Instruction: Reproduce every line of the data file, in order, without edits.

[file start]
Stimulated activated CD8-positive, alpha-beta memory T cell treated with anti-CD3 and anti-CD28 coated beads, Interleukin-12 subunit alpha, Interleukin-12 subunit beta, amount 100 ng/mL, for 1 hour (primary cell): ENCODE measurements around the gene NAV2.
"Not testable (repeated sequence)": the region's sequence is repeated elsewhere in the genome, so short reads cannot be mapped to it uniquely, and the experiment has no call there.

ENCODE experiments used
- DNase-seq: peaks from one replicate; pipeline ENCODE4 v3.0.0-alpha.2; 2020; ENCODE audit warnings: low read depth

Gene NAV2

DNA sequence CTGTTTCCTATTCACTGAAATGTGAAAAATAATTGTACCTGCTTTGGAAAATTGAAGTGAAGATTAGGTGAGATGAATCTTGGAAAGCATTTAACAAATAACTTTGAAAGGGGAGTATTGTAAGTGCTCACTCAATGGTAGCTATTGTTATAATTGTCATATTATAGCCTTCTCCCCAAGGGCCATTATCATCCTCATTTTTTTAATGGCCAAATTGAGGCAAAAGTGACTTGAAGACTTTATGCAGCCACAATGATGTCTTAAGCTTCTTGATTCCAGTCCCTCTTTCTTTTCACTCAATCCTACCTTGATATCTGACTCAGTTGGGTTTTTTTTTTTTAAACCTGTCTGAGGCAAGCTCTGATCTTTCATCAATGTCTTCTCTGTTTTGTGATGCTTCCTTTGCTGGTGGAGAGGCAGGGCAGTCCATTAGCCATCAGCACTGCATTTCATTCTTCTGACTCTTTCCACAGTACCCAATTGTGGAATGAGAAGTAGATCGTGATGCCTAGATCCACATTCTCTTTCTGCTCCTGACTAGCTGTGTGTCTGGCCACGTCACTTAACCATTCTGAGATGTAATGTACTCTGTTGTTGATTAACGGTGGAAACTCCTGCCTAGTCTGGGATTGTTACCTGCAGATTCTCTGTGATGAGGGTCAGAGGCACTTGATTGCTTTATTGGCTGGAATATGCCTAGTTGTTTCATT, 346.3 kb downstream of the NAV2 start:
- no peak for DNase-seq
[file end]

Stimulated activated CD8-positive, alpha-beta memory T cell treated with anti-CD3 and anti-CD28 coated beads, Interleukin-12 subunit alpha, Interleukin-12 subunit beta, amount 100 ng/mL, for 1 hour (primary cell): ENCODE measurements around the gene NAV2.
"Not testable (repeated sequence)": the region's sequence is repeated elsewhere in the genome, so short reads cannot be mapped to it uniquely, and the experiment has no call there.

ENCODE experiments used
- DNase-seq: peaks from one replicate; pipeline ENCODE4 v3.0.0-alpha.2; 2020; ENCODE audit warnings: low read depth

Gene NAV2

DNA sequence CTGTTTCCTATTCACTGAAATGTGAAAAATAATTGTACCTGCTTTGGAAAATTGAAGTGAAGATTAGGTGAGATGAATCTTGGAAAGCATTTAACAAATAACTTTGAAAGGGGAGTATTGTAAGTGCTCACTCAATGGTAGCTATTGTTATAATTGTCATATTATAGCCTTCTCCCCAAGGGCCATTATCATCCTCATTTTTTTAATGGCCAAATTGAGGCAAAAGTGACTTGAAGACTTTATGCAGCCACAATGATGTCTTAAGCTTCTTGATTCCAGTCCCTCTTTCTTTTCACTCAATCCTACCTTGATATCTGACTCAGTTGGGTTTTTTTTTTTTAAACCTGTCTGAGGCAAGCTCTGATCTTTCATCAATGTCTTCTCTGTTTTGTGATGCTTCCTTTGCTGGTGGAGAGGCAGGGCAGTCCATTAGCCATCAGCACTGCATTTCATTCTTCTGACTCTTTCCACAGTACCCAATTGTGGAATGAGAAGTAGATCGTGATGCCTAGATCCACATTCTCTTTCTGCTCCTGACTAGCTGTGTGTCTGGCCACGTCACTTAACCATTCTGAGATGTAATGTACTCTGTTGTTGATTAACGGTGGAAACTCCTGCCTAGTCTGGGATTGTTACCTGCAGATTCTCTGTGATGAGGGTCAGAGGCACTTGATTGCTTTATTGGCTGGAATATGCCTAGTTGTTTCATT, 346.3 kb downstream of the NAV2 start:
- no peak for DNase-seq